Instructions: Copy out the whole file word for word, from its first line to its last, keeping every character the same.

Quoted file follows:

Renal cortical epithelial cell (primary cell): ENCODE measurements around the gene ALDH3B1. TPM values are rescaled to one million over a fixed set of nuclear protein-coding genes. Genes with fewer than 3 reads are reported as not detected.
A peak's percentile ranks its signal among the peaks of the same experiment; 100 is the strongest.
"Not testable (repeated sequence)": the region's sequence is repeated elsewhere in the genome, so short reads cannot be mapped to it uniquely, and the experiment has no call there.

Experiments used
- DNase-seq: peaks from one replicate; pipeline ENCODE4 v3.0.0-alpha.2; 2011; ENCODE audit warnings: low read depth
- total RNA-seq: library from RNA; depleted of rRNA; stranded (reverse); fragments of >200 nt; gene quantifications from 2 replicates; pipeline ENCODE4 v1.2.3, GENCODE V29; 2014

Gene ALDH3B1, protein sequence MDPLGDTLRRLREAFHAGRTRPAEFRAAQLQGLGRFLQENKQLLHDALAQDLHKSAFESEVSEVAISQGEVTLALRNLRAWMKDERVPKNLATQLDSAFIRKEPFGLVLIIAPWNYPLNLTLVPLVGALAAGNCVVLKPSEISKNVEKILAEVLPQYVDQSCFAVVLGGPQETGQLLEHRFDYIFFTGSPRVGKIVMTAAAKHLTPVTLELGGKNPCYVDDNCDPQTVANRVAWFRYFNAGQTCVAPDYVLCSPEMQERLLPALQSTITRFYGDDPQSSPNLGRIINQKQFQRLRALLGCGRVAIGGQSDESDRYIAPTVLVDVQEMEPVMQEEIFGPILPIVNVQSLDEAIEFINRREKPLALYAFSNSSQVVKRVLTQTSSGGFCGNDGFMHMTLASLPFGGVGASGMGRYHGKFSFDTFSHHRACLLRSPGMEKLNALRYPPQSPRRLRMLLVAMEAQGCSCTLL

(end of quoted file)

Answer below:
Renal cortical epithelial cell (primary cell): ENCODE measurements around the gene ALDH3B1. TPM values are rescaled to one million over a fixed set of nuclear protein-coding genes. Genes with fewer than 3 reads are reported as not detected.
A peak's percentile ranks its signal among the peaks of the same experiment; 100 is the strongest.
"Not testable (repeated sequence)": the region's sequence is repeated elsewhere in the genome, so short reads cannot be mapped to it uniquely, and the experiment has no call there.

Experiments used
- DNase-seq: peaks from one replicate; pipeline ENCODE4 v3.0.0-alpha.2; 2011; ENCODE audit warnings: low read depth
- total RNA-seq: library from RNA; depleted of rRNA; stranded (reverse); fragments of >200 nt; gene quantifications from 2 replicates; pipeline ENCODE4 v1.2.3, GENCODE V29; 2014

Gene ALDH3B1, protein sequence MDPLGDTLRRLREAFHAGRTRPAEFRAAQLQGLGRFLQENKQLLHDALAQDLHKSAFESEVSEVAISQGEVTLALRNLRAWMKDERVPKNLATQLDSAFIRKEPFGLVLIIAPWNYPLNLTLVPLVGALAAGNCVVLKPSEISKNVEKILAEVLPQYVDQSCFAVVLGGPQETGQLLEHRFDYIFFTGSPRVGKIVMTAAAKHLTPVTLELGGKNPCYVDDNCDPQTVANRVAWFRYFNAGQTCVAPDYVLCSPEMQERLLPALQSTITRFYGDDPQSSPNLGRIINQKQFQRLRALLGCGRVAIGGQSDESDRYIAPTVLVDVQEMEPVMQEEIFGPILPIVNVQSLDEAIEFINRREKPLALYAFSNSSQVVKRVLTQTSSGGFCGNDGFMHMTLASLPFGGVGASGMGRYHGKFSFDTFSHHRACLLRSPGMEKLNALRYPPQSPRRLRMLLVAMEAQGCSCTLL